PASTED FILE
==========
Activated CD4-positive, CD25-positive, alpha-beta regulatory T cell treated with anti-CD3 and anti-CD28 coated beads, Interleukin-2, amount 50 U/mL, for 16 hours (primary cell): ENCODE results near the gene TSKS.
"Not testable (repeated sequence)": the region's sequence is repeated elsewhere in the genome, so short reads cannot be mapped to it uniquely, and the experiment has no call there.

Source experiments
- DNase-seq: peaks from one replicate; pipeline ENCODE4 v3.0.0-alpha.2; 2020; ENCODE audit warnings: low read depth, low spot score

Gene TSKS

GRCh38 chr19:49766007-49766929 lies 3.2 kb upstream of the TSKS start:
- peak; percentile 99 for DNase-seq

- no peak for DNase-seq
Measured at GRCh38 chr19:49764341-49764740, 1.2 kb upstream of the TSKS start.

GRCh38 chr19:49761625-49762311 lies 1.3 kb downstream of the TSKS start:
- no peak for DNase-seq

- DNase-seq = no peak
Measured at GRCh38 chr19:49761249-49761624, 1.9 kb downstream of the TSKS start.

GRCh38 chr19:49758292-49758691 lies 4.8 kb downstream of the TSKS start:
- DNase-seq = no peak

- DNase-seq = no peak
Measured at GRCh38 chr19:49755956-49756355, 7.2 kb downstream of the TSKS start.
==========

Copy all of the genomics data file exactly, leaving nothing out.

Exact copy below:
Activated CD4-positive, CD25-positive, alpha-beta regulatory T cell treated with anti-CD3 and anti-CD28 coated beads, Interleukin-2, amount 50 U/mL, for 16 hours (primary cell): ENCODE results near the gene TSKS.
"Not testable (repeated sequence)": the region's sequence is repeated elsewhere in the genome, so short reads cannot be mapped to it uniquely, and the experiment has no call there.

Source experiments
- DNase-seq: peaks from one replicate; pipeline ENCODE4 v3.0.0-alpha.2; 2020; ENCODE audit warnings: low read depth, low spot score

Gene TSKS

GRCh38 chr19:49766007-49766929 lies 3.2 kb upstream of the TSKS start:
- peak; percentile 99 for DNase-seq

- no peak for DNase-seq
Measured at GRCh38 chr19:49764341-49764740, 1.2 kb upstream of the TSKS start.

GRCh38 chr19:49761625-49762311 lies 1.3 kb downstream of the TSKS start:
- no peak for DNase-seq

- DNase-seq = no peak
Measured at GRCh38 chr19:49761249-49761624, 1.9 kb downstream of the TSKS start.

GRCh38 chr19:49758292-49758691 lies 4.8 kb downstream of the TSKS start:
- DNase-seq = no peak

- DNase-seq = no peak
Measured at GRCh38 chr19:49755956-49756355, 7.2 kb downstream of the TSKS start.